Summary: New podcasts! Bruce Tate and Shaun Inman. Go hear them →
I’m not a name dropper, so I’m not going to list the people I hung out with yesterday evening. On the other hand, maybe that’s another kind of name-dropping…the “I hung out with people too cool even to mention.”
At any rate, it’s actually a little disappointing to meet these people and then find out that they are normal people with normally sized egos, approachable personalities, and an appreciation for fine cheeses. And also, mad crazy graphic design skills. To the best of my knowledge, none of them can shoot lightning from their fingertips or walk through walls.
The thing that is surprising is the size of these people. I’ve imagined Jeffrey Zeldman as being at least six or eight feet tall, but he’s really short. Like five and a half feet. I didn’t meet him personally, but I was sitting in front of him for one of the keynotes and he was tapping out some funky rhythm on his knee. Apparently he’s also a musician.
I did meet Shaun Inman (and interviewed him for the podcast). From the photo on his site, I thought he would be about my height, but he’s shorter than Zeldman!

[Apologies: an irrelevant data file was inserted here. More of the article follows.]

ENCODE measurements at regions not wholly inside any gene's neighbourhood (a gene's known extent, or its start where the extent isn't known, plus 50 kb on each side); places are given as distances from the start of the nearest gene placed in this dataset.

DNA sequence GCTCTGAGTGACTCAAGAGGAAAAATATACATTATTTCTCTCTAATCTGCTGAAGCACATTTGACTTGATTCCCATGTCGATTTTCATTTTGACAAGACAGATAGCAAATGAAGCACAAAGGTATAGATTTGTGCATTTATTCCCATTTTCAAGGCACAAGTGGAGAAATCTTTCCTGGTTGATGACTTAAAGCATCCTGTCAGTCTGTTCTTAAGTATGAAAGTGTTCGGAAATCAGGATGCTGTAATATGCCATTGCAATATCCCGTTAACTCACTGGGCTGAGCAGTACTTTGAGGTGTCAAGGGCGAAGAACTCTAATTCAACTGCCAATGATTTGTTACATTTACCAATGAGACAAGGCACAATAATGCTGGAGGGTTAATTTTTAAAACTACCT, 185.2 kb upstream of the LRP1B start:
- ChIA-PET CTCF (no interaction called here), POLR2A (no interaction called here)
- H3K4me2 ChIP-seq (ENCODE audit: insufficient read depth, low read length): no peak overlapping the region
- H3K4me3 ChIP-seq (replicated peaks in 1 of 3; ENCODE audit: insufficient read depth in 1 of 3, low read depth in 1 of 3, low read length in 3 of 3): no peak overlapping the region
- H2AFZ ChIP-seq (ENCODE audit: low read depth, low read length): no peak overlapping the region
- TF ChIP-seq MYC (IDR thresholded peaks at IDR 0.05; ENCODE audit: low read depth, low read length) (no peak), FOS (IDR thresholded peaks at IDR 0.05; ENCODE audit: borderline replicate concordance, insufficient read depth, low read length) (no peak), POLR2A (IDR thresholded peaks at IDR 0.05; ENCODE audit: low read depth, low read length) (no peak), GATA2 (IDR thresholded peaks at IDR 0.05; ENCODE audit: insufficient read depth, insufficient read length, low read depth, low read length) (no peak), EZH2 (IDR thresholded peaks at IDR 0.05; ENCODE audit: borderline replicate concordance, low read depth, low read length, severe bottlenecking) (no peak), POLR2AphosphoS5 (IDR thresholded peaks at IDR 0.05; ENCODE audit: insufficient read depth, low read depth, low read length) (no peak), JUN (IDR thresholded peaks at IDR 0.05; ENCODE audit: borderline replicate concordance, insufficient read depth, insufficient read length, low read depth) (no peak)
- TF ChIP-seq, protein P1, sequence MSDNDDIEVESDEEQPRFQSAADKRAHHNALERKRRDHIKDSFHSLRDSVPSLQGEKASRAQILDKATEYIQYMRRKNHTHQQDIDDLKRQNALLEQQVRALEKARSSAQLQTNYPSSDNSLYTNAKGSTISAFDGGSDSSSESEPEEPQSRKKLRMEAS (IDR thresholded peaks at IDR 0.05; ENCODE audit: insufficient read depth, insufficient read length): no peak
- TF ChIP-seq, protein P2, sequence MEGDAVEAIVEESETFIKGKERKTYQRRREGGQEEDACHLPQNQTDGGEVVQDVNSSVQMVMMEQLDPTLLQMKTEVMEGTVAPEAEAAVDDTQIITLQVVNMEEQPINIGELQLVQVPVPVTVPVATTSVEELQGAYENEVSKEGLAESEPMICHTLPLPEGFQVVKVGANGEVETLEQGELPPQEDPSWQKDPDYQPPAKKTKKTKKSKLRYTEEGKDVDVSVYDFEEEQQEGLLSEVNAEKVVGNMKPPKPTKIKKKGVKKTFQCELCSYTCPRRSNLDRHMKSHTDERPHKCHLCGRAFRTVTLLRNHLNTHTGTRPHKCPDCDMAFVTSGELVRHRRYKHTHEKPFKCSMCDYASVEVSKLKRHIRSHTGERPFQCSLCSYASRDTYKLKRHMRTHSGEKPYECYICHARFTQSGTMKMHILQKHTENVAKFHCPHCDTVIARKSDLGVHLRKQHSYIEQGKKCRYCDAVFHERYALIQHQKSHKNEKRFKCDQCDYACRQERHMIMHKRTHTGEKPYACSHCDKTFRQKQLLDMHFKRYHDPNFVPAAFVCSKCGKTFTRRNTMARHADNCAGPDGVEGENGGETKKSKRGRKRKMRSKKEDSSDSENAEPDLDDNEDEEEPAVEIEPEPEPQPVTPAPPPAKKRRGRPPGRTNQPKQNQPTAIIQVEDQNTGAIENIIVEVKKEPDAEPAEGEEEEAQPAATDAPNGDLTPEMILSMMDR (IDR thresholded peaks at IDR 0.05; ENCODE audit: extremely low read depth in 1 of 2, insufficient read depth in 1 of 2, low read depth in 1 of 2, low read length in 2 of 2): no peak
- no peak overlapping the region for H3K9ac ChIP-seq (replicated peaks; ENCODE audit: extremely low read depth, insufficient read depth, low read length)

Ryan Carson did not disappoint. That guy is a giant, and stout like a rock. I’d put money down on him beating Zeldman, Inman, Jeremy ‘Mr. Incredible’ Hubert, and Eric Hodel in a rumble. Although, Eric does know either Jujitsu or Judo, whichever is the more dangerous one.
I did hear a useful comment about Ruby on Rails. Someone said that Rails seems like a productive framework, but it’s too often that you go to a site and see the default “500 Error: Rails application failed to start properly” message. You can’t always tell if an app was written in Rails, but you can definitely tell when it errors out and announces itself that way.
And we all know that Rails can be hard to deploy, especially on a shared host with limited memory.
Even Typo ships with the default 404 and 500 error messages, neither of which are easily customizable with themes. When I have time, I’m going to submit a patch so Typo gives a gentler error message when things go wrong. This won’t make it more reliable, but it might improve the image of Rails a tiny bit.